The Trouble with Copyleft
Finally, many M&A deals contain no-copyleft representations. This last kind of representation is mostly redundant if a complete disclosure is also required; given licensing information, buyer can tell just as well as seller what is a copyleft license.
The problem with this kind of representation is that there is no commonly used or easy definition of copyleft. Nevertheless, many deals contain a cumulative representation of the type quoted below. This particular example is an amalgam of current practice, but by no means unusual. The notes below point out why this approach does not work, and how to improve upon it.
Company’s use of and activities with respect to any open source software in connection with the Business do not and will not require re-distribution of such software under terms that: (i) allow licensing, disclosure or distribution to any other person of any software or intellectual property owned by or licensed to Buyer or its licensees or licensors; (ii) prohibit or limit the receipt of consideration in connection with the licensing, sublicensing or distribution of any Buyer Materials to other persons, or (iii) allowing any person to decompile, disassemble or reverse engineer any Buyer Materials.
These representations are simultaneously too broad and too narrow. Item (i) would cover all grant-backs, which are often included in proprietary licenses. Item (ii) sweeps in many not-for-resale or value added licenses, which allow free redistribution only coupled with other software or products. Item (iii) covers any license without a reverse engineering restriction. These are just examples. While this kind of representation is intended to force disclosure of copyleft licenses, on face it requires disclosure of many other kinds of licenses as well— most of which will already be required to be disclosed by other parts of the intellectual property representations. Note the “or” formulation, which sweeps in all licenses that meet any of the three descriptions standing alone.
Moreover, if the objective of the representation is inform the buyer about the inclusion of software under copyleft licenses like GPL, then read strictly, it does not do so. Technically, GPL has no “requirements” but only conditions.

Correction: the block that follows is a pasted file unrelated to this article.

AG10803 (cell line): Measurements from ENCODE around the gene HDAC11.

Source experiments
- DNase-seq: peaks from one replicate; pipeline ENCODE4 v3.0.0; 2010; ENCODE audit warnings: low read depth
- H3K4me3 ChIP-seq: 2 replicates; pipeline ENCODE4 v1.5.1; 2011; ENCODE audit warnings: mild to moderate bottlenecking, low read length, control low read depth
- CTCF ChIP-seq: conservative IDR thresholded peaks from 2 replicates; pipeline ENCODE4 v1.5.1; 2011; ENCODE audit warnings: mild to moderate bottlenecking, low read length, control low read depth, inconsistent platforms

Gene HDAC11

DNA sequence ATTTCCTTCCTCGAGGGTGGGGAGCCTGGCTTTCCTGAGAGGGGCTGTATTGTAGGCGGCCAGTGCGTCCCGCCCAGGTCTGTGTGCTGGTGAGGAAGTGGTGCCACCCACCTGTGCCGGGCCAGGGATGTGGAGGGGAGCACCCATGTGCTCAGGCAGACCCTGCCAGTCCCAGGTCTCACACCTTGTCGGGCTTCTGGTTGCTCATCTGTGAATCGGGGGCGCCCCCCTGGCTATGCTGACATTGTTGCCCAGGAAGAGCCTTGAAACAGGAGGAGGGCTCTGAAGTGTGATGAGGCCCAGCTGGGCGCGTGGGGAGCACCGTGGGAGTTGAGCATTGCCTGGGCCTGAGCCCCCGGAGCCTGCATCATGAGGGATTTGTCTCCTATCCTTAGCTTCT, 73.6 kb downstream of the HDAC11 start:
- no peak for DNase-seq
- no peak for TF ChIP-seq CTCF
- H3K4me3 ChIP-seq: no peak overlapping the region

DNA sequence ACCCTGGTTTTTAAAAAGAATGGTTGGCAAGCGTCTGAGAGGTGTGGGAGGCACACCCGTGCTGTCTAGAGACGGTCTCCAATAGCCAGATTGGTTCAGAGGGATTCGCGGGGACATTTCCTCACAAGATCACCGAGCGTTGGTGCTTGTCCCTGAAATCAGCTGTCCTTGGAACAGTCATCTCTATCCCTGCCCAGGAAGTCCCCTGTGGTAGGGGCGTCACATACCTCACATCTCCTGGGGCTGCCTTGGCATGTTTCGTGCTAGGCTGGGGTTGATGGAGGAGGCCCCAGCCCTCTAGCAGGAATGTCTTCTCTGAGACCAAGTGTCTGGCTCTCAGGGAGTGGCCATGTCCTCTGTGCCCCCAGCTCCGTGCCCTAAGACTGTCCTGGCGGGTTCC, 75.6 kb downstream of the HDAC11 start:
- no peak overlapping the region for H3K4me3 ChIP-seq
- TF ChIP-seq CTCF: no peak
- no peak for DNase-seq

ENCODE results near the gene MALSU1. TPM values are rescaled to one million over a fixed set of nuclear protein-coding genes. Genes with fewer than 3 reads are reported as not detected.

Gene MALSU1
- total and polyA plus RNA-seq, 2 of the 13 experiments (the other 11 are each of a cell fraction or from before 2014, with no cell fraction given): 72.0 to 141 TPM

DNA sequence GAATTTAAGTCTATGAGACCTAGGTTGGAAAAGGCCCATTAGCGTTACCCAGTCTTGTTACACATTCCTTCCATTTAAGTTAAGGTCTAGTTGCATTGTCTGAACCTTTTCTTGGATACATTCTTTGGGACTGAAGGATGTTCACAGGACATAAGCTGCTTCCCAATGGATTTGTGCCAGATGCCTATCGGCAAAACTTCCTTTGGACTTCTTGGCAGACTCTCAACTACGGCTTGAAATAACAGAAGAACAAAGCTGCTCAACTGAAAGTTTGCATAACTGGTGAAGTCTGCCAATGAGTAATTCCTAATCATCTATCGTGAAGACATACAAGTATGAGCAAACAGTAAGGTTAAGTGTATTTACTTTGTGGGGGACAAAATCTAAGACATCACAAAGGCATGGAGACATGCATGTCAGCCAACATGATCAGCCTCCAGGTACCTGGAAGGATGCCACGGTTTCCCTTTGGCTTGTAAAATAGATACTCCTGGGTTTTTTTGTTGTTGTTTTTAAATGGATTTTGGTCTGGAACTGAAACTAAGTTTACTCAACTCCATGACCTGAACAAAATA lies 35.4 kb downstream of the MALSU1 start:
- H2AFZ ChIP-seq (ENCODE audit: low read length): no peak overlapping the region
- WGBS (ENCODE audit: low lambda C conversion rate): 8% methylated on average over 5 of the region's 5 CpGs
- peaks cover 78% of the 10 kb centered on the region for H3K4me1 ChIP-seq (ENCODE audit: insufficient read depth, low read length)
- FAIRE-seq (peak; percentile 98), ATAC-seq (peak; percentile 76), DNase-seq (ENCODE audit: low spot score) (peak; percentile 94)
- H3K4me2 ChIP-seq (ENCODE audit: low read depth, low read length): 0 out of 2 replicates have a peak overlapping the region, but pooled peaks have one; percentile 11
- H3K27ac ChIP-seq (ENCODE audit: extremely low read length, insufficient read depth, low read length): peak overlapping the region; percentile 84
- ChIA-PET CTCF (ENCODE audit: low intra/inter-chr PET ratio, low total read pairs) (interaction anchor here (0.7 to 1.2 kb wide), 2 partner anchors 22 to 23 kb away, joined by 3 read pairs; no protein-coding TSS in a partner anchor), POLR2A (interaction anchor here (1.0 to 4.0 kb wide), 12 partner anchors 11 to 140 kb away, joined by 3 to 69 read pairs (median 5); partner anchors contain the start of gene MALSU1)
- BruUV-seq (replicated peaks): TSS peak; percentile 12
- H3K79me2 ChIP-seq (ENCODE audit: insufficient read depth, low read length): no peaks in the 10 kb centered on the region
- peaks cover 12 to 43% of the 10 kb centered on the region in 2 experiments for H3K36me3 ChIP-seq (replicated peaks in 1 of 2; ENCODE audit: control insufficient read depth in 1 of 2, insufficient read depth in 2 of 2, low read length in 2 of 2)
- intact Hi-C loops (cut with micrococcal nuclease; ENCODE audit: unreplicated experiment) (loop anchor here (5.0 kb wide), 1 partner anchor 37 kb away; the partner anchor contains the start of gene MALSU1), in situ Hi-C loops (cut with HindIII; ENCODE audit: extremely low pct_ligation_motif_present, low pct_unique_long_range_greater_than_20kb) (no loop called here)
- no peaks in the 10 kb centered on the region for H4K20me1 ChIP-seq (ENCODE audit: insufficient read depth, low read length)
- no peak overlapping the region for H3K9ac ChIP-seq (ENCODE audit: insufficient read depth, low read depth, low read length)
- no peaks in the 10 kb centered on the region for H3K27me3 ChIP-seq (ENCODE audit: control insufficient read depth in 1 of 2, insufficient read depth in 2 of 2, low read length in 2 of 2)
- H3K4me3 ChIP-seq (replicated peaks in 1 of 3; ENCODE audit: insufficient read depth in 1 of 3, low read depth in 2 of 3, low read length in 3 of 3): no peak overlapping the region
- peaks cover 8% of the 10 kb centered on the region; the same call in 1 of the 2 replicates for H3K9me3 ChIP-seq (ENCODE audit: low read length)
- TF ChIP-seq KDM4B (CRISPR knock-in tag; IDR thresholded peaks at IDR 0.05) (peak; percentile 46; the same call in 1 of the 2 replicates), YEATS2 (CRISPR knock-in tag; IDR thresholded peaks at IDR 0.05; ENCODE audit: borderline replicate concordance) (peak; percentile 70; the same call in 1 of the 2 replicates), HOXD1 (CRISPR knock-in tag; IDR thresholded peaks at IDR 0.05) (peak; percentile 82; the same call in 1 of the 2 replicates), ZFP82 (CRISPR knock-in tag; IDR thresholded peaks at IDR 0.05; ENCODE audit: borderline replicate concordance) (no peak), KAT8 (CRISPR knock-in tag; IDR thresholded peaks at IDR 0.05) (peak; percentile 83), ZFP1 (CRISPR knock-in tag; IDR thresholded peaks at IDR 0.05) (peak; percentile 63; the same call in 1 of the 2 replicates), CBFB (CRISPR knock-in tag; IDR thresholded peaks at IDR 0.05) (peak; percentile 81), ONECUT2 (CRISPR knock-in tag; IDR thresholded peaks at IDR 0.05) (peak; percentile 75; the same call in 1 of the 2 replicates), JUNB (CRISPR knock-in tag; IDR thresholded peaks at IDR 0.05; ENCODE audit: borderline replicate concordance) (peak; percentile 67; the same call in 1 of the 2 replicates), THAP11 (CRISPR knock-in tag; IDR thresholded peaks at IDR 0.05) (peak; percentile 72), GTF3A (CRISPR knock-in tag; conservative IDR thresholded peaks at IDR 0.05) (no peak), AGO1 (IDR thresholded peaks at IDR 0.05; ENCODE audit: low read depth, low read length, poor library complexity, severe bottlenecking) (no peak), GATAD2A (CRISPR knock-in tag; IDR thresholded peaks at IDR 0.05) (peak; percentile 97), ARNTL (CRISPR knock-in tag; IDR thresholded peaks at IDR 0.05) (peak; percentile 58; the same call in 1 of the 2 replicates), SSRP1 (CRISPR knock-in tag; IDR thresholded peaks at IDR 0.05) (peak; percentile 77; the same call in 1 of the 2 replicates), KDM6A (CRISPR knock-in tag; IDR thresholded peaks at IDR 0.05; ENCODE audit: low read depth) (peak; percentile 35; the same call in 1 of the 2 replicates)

A better approach, though not commonly used, is to require that all open source licenses listed be permissive. This category is easier to define, and reference can be made to the Permissive List.
Sometimes, representations attempt to require that all open source software used by a seller is under an OSI-approved license. While in some cases that may be true, it is a problematic threshold, because OSI does not approve all open source licenses. Particularly for legacy licenses, whether a license appears on the OSI list is arbitrary based on whether the license was submitted for approval; many are not.
Note also that the phrase “do not and will not” makes this a forward-looking representation, and this is not reasonable for the buyer to ask. Open source licenses like GPL and LGPL may be used in a compliant fashion in the seller’s product, but downstream changes by the buyer, such as changing the build parameters for the product, can render it non-compliant. The seller should only be held responsible for its own products, not post closing changes.
The bottom line is that the no-copyleft representation is treacherous to draft, and makes little sense for a deal in which the buyer has had the opportunity to do diligence and receive a complete listing of the open source software in the seller’s products. Given the challenges it presents, this kind of representation should be deprecated, or when absolutely necessary because of a specific requirement by the buyer, flipped to say that all of the open source code at issue is under permissive licenses.
Extra Bells and Whistles
If we lived in the best of all possible worlds, every company would have a written open source compliance policy—Blue Oak Council provides free templates for small and large organizations—and undertake responsible compliance efforts accordingly. In actual practice, many companies have very poor compliance processes in place, or none at all.
Some open source representations require the seller to disclosure its written open source policy, and some go so far as to require the seller to represent it is compliant with Open Chain, https://www.openchainproject.org/, a specification that identifies the key requirements of a quality open source compliance program. However, as the state of the art currently stands, these elements are almost always lacking. Therefore, while such things may be queried in diligence, they are rarely covered in the representations in a working agreement.
Taking the above into account, here is a suitable representation for most M&A deals.
The Disclosure Schedule Section [NUMBER] lists all of the Open Source Software included in, or required to compile or build, the Seller Product, and, for each such Open Source Software component: the component name and version, the license applicable to that component (including version, if any), the location on the Web where the component is available, whether it has been modified by Seller, and whether it has been distributed by Seller. Seller is in compliance with all Open Source Licenses applicable to any such Open Source Software.